Online surveillance bill rekindles debate pitting police powers against privacy

OTTAWA – The tabling of federal legislation that would give police and spies easier access to information about Internet users reignited a pitched debate Tuesday about whether the measures are unduly invasive.

Justice Minister Rob Nicholson said the legislation was simply an attempt to bring the law into the 21st century, rejecting NDP warnings the bill threatens to turn Canada into a surveillance society.

The bill would allow authorities access to Internet subscriber information – including name, address, telephone number and email address – without first getting a court’s go-ahead. Currently, it is voluntary for Internet service providers to hand such data to police.

The legislation would also require telecommunication service providers to have the technical capability to allow authorities to intercept messages and conversations.

The proposed measures pit the desire of intelligence and law-enforcement officials to have ready access to information about people online against the individual’s right to privacy.

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Nicholson said the proposed changes will give police and security services the tools they need to deal with sophisticated cyber-criminals – from online pedophiles to scam artists – while respecting privacy rights.

He was accompanied by Public Safety Minister Vic Toews and a phalanx of officers at the Ottawa police station, the government’s chosen venue for presenting the bill it calls the Protecting Children from Internet Predators Act.

In addition to basic information about the subscriber, the bill would allow police, the Canadian Security Intelligence Service and the Competition Bureau to demand the user’s Internet protocol address, a numeric code identifying their computer.

Toews said police often experience hurdles and delays in getting such information from Internet service providers, forcing them to lose precious time in tracking suspects. “It’s clear we need a better system.”

The government says officers need the subscriber data to persuade a judge to grant a warrant that would only then allow police to see the actual content of messages or a person’s web-surfing destinations.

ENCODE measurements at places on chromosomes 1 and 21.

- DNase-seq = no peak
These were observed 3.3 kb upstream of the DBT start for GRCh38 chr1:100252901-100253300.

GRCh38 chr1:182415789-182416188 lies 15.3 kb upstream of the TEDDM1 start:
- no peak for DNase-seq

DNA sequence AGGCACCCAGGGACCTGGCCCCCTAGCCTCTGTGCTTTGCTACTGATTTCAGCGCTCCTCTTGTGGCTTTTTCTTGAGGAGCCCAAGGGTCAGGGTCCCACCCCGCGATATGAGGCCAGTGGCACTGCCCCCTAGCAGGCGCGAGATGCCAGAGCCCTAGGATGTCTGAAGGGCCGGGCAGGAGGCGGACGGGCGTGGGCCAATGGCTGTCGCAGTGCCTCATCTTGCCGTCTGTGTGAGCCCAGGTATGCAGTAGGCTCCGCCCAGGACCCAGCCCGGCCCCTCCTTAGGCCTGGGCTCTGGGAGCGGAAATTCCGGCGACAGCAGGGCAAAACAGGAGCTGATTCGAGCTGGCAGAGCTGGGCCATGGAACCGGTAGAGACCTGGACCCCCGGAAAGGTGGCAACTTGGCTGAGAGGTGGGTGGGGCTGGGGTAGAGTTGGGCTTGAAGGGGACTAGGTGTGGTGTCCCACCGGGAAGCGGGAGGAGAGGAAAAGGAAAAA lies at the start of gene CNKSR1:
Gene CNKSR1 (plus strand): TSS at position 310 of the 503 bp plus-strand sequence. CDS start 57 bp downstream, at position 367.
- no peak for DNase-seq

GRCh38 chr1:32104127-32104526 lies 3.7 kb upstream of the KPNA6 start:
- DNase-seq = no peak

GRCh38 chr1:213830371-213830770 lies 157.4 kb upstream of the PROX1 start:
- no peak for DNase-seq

Under the bill, telecommunications providers could be ordered to preserve data for a specified period to give police time to obtain a warrant.

The NDP said the legislation opens the door to snooping and police fishing expeditions.

“We are against this bill and we will fight this bill all the way,” said New Democrat MP Charlie Angus. “Canadians are not criminals.”

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Privacy Commissioner Jennifer Stoddart – who spoke out about a previous incarnation of the measures – said Tuesday she still has concerns about access to subscriber information without a warrant.

“Since this broad power is not limited to reasonable grounds to suspect criminal activity or to a criminal investigation, it could affect any law-abiding citizen,” her office said in a statement.

It will review the bill to determine how the government justifies “warrantless access in a free and democratic society.”

The bill sets the stage for “needless invasions of privacy for law-abiding Canadians,” said the group, which supports an open and affordable Internet.

The government pointed to safeguards in the bill, including record-keeping requirements and regular internal audits to ensure the powers aren’t abused.

When a Liberal MP asked Monday about the coming bill, Toews said he could either stand with the government or with child pornographers prowling online.

Opposition MPs have denounced the minister’s comments as an insult to those who care about civil liberties.

“I say to Vic Toews, ‘Stop hiding behind the bogeyman. Stop using the bogeyman to attack the basic rights of Canadian citizens’,” said Angus.

“I think Vic Toews has besmirched his reputation as a minister.”

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Toews tried to deflect questions about his comments Tuesday, saying the legislation now on the books allows Internet pornographers to flourish.

“We need to take steps to prevent that proliferation.”